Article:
By Don Kretschmann
Recently on the way back from the mailbox to retrieve the newspaper, I was struck by the headline: "Bad Trend." It seemed like the 30th bad news headline in a row: "A Fight for Survival." "Some Shoppers Go Without." "Financial Genius on Verge of Disaster." It was the last straw. It's time someone heard some good news!
The local food business is thriving -- despite the "real economy."
Demand for locally produced food is far outstripping supply. In my 30 years farming and marketing locally, this was our best year ever. More telling is that there has been no big "bubble" but just steady growth over that entire time. And throughout this fall there was a steady drumbeat -- like never before -- from those wishing to buy our local produce next season. I hear from other farmers around the state and other regions the very same thing.
What is making it thrive are some fundamental factors. Certainly these would lead one to think the boom isn't some flash-in-the-pan phenomenon but a truly sustainable movement.
It all starts with a geometrically increasing consumer base which "gets it" -- that real food from local sources can, and does, promote health. That spending those food dollars for local foods promotes many things most of us want -- the freshest things the earth can provide for our table at a reasonable price; the comfort of knowing where our food has come from and how it was produced, i.e. transparency and trust; and beautiful agricultural landscapes in one's vicinity. Locally produced food does all these things while tasting so ... good.
Observing firsthand the connection between our physical world and our own sustenance, i.e. having farms nearby, gives citizens a sense of peace, security and well-being. The practice of agriculture models characteristics in the human spirit that are worth encouraging -- hard work, honesty, connectedness, thrift, adaptability, inventiveness, recognition of the divine, artistry in the aesthetics of place and responsibility.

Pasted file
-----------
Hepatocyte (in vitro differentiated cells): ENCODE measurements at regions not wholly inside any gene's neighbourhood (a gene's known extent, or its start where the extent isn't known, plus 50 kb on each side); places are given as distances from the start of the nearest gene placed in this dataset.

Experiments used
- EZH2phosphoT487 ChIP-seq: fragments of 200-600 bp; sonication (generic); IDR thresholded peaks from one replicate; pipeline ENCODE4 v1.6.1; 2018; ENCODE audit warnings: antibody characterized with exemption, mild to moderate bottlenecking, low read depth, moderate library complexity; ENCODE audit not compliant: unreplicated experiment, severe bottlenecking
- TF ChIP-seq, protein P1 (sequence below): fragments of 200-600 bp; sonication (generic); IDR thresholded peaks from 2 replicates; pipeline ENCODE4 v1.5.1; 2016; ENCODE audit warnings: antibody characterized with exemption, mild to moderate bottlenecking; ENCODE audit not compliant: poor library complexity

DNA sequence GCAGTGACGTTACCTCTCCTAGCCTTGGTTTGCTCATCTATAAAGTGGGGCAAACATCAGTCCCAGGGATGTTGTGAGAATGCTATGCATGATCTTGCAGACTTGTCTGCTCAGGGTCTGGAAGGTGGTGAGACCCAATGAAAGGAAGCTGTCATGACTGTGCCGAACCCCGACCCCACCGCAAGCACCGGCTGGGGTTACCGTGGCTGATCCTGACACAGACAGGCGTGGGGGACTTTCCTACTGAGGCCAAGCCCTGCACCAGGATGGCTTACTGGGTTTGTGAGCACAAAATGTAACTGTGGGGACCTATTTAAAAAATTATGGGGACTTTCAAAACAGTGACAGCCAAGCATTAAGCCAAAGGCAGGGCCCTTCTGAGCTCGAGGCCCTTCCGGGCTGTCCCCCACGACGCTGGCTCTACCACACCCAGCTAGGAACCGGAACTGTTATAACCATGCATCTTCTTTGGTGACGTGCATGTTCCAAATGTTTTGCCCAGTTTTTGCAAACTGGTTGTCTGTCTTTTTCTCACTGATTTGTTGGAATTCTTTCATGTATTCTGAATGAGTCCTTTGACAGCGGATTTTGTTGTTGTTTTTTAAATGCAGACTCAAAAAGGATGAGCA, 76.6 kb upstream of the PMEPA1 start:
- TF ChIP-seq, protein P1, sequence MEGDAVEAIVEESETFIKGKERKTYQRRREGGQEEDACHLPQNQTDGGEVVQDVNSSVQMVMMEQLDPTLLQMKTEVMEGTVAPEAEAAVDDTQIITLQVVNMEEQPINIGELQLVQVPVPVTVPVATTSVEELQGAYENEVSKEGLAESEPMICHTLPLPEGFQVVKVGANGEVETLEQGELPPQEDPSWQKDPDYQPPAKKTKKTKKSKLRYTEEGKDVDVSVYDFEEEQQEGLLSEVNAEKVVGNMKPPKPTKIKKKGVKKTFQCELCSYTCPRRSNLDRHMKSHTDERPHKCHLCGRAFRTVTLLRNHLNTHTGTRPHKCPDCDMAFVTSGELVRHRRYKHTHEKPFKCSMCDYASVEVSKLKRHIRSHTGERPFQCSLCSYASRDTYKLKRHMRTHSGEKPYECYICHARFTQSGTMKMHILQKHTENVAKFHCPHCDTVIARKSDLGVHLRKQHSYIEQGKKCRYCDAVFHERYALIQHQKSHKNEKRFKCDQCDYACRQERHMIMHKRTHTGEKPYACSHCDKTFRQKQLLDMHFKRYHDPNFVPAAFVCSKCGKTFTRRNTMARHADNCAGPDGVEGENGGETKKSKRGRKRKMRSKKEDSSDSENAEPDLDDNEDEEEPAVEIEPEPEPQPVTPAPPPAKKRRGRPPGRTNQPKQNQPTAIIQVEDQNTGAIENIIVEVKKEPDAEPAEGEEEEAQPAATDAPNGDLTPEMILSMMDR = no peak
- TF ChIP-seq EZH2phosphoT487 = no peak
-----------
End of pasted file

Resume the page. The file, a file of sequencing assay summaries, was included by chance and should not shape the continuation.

Yes, we can try to teach these things to our children in our educational institutions, but immersion is always the best teaching method. Farming exerts far more influence on the quality of our lives than even mere dollars would suggest. People are rediscovering this and the fact they value it is attested by this explosion of local food sales.
Agriculture is well-known for recycling dollars many times over as they percolate through the local economy. According to a Penn State University study, farms exact less in terms of municipal services per dollar of tax collected than any other type of land use. Using Ross Perot's words, local farms don't create a "giant sucking sound" of jobs leaving the country, but just the reverse.
Now, I said earlier that this local food is provided at a "reasonable" price. This is not the same as food provided inexpensively.
The willingness of the consuming public to pay a fair price for food reflects a fundamental change. They see nutritious food is actually a bargain when compared with purchasing cheap food which is deleterious to health, or food which is shipped astronomical distances incurring hidden costs of environmental degradation and energy dependency.
Several factors can impede this unfolding ag revolution and opportunity. One is the loss of local, small-scale food processing facilities -- slaughterhouses and butcher shops, particularly. And the other is the loss of young people to enter the field (no pun intended) who've had the experience of growing up on farms.
The first might be addressed with revamping inspection regulations and would be an excellent place to spend some of those federal infrastructure dollars. Both impediments will be addressed as talent is drawn to the good agricultural and ag infrastructure opportunities.
Maybe that other economy could take some lessons from the simple economics of good old-fashioned horse sense.
I'm always amazed how deep the real pockets of our diversified Pennsylvania farmers are. It's not paper wealth that has been created but the durable hard capital of topsoil, woodlots, cattle, orchards, fences, barns and machinery.
It's pretty typical of these farmers not to live beyond their means, to be adverse to borrowing, to take responsibility, to see beyond rhetoric and schemes too good to be true, and rather than expecting a free lunch, they provide it. Instead of spending their grandchildren's inheritance, they build it.
The "real" economy seems to have forgotten these basic lessons.
Don Kretschmann is an organic farmer from New Sewickley Township in Beaver County, Pennsylvania. He serves on board of directors of Pennsylvania Association for Sustainable Agriculture. This article first appeared in the Pittsburgh Post-Gazette.